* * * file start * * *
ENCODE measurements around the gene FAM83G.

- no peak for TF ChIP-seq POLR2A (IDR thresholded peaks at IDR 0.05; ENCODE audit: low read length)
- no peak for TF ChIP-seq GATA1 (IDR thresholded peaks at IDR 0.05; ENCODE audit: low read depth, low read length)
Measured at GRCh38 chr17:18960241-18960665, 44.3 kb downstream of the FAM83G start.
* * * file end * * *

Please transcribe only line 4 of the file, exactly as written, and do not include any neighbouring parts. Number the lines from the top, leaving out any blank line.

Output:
Measured at GRCh38 chr17:18960241-18960665, 44.3 kb downstream of the FAM83G start.